Greg Kats: Bill Gates has been lobbying Congress to secure federal financial support for nuclear power and for a nuclear company in which he is a large investor. This plea for federal largesse from a decabillionaire illustrates why further nuclear subsidies make no sense. Nuclear power is already a heavily subsidized 60-year-old industry with over half a trillion dollars invested in several hundred large operating nuclear plants, including 99 in the United States. The cost of nuclear power has soared while the cost for other low-carbon power options — including wind, solar, batteries and energy efficiency — have plunged. This is why no U.S. utilities want to build nuclear plants unless they can get large additional subsidies. Gates’ rationale for nuclear power can be summarized as follows: Given the reality and gravity of climate change, nuclear provides the only large-scale, very-low-carbon electricity source that cost-effectively can provide power at scale when needed. Other very-low-carbon options, such as wind and solar power, batteries and energy efficiency, cannot reliably provide power when needed — especially on hot summer afternoons when air conditioning loads are large. This same argument was made by nuclear advocates 30 years ago and is even less true today. At the time, I co-authored a widely referenced study comparing nuclear power and energy efficiency as alternative ways to slow global warming. Our work showed that because nuclear is far more expensive than energy efficiency, given limited energy investment capital, if investments in costly nuclear power displace cheaper energy-efficiency investments, it would have the net effect of increasing global warming. Nuclear remains a large and important source of very-low-carbon electricity but energy efficiency has delivered far more CO2 reduction at far lower cost.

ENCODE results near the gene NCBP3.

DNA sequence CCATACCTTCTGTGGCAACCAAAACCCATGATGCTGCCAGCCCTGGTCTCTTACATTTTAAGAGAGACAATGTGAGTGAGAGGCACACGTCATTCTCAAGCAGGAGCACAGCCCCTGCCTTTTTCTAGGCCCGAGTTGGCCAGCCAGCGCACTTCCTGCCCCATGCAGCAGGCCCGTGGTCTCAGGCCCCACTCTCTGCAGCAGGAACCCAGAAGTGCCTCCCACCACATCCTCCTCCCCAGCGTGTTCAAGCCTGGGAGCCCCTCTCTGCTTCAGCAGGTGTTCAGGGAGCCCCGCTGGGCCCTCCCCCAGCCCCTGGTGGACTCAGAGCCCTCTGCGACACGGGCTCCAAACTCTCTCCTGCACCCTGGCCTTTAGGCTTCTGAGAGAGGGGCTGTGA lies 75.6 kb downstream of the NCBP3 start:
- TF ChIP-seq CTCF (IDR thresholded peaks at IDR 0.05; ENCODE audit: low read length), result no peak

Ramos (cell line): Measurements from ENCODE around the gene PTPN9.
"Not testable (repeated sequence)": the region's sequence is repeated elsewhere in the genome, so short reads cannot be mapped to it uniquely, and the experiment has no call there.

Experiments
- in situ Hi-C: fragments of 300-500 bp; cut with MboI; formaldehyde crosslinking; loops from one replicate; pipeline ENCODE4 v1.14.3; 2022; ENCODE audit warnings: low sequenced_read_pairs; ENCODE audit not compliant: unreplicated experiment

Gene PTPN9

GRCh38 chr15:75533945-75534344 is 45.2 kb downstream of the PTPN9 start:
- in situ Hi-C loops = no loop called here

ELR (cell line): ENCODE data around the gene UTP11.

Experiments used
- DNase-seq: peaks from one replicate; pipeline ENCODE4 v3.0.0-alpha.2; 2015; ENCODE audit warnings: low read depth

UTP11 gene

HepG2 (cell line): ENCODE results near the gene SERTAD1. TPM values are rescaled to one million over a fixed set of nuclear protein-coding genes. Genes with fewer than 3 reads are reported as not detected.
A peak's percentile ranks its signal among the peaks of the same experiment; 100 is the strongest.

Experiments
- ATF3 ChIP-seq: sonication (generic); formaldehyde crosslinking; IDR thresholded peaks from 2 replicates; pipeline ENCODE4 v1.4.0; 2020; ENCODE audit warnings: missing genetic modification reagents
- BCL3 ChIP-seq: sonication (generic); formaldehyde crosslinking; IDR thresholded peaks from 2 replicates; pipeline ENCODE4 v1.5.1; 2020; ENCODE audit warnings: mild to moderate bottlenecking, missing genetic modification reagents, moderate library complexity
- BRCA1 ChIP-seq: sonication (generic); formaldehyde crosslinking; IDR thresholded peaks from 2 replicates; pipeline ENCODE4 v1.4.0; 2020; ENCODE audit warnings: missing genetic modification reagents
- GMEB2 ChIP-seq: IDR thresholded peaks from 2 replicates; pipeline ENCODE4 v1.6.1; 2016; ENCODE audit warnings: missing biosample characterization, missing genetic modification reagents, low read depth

Green Biz 7th Feb 2019 read more »
Dr Stephen Haraldsen is a Research Fellow at the University of Central Lancashire and a Cumbria County Councillor. He stood as the Conservative candidate for Copeland in the 2015 General Election. New nuclear developments in the UK are struggling. From the initial eleven sites suggested in 2008, to the nine later designated as suitable to be delivered by 2025, only one is now being built. In the past few weeks and months both the Moorside site in Cumbria, and the Wylfa site on Anglesey in North Wales, have had their Japanese backers pull out or halt development. The major obstacle for these massive nuclear developments is finding the significant amount of investment needed. The Hinkley Point C site is only progressing because George Osborne, when Chancellor, agreed to a 35-year guaranteed minimum price for the electricity produced. However, while very large reactors are struggling owing to their huge construction costs, there is another option which Government is keen to pursue: Small, or ‘Advanced’, Modular Reactors. These smaller, modular reactors are intended to use off-the-shelf components to provide much smaller amounts of electrical power and heat for industrial processes. Their smaller size should, in theory, enable them to be more flexibly located nearer to the demand for their output, minimising the need for expensive long-distance grid connections and the associated transport losses.
Conservative Home 7th Feb 2019 read more »